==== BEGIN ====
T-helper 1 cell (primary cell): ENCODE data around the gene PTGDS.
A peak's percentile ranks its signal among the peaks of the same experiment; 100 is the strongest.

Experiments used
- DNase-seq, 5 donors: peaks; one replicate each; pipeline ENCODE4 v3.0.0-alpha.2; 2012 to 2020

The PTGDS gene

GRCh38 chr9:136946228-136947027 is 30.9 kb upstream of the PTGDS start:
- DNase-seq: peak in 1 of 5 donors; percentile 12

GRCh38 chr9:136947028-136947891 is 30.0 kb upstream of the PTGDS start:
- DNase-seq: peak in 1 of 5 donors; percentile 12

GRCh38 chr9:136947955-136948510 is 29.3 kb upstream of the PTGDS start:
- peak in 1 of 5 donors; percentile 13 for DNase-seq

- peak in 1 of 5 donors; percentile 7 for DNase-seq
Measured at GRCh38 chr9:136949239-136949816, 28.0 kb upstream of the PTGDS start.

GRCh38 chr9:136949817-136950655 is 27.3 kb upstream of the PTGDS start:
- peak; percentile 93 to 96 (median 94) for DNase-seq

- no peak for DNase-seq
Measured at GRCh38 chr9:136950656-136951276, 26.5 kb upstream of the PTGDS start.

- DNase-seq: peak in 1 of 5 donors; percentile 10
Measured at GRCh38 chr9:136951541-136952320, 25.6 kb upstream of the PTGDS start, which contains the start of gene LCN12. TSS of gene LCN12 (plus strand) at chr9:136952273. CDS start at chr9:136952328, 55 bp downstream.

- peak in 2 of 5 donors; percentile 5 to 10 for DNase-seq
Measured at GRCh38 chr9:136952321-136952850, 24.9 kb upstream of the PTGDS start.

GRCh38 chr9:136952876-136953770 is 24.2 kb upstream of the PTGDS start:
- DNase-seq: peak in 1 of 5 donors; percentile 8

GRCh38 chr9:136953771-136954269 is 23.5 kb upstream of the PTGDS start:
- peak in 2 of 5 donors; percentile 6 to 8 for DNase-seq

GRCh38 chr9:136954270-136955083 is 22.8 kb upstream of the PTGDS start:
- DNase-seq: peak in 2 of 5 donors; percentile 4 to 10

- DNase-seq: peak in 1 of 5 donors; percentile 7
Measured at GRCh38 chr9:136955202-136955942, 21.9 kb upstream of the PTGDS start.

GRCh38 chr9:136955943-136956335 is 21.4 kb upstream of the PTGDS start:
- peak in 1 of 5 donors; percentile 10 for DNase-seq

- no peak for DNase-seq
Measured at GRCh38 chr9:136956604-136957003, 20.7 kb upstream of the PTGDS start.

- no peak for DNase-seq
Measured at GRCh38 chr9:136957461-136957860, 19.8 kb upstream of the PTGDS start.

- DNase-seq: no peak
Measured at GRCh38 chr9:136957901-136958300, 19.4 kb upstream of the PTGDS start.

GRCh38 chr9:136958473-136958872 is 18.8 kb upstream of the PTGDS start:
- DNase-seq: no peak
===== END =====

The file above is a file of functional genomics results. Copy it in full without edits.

T-helper 1 cell (primary cell): ENCODE data around the gene PTGDS.
A peak's percentile ranks its signal among the peaks of the same experiment; 100 is the strongest.

Experiments used
- DNase-seq, 5 donors: peaks; one replicate each; pipeline ENCODE4 v3.0.0-alpha.2; 2012 to 2020

The PTGDS gene

GRCh38 chr9:136946228-136947027 is 30.9 kb upstream of the PTGDS start:
- DNase-seq: peak in 1 of 5 donors; percentile 12

GRCh38 chr9:136947028-136947891 is 30.0 kb upstream of the PTGDS start:
- DNase-seq: peak in 1 of 5 donors; percentile 12

GRCh38 chr9:136947955-136948510 is 29.3 kb upstream of the PTGDS start:
- peak in 1 of 5 donors; percentile 13 for DNase-seq

- peak in 1 of 5 donors; percentile 7 for DNase-seq
Measured at GRCh38 chr9:136949239-136949816, 28.0 kb upstream of the PTGDS start.

GRCh38 chr9:136949817-136950655 is 27.3 kb upstream of the PTGDS start:
- peak; percentile 93 to 96 (median 94) for DNase-seq

- no peak for DNase-seq
Measured at GRCh38 chr9:136950656-136951276, 26.5 kb upstream of the PTGDS start.

- DNase-seq: peak in 1 of 5 donors; percentile 10
Measured at GRCh38 chr9:136951541-136952320, 25.6 kb upstream of the PTGDS start, which contains the start of gene LCN12. TSS of gene LCN12 (plus strand) at chr9:136952273. CDS start at chr9:136952328, 55 bp downstream.

- peak in 2 of 5 donors; percentile 5 to 10 for DNase-seq
Measured at GRCh38 chr9:136952321-136952850, 24.9 kb upstream of the PTGDS start.

GRCh38 chr9:136952876-136953770 is 24.2 kb upstream of the PTGDS start:
- DNase-seq: peak in 1 of 5 donors; percentile 8

GRCh38 chr9:136953771-136954269 is 23.5 kb upstream of the PTGDS start:
- peak in 2 of 5 donors; percentile 6 to 8 for DNase-seq

GRCh38 chr9:136954270-136955083 is 22.8 kb upstream of the PTGDS start:
- DNase-seq: peak in 2 of 5 donors; percentile 4 to 10

- DNase-seq: peak in 1 of 5 donors; percentile 7
Measured at GRCh38 chr9:136955202-136955942, 21.9 kb upstream of the PTGDS start.

GRCh38 chr9:136955943-136956335 is 21.4 kb upstream of the PTGDS start:
- peak in 1 of 5 donors; percentile 10 for DNase-seq

- no peak for DNase-seq
Measured at GRCh38 chr9:136956604-136957003, 20.7 kb upstream of the PTGDS start.

- no peak for DNase-seq
Measured at GRCh38 chr9:136957461-136957860, 19.8 kb upstream of the PTGDS start.

- DNase-seq: no peak
Measured at GRCh38 chr9:136957901-136958300, 19.4 kb upstream of the PTGDS start.

GRCh38 chr9:136958473-136958872 is 18.8 kb upstream of the PTGDS start:
- DNase-seq: no peak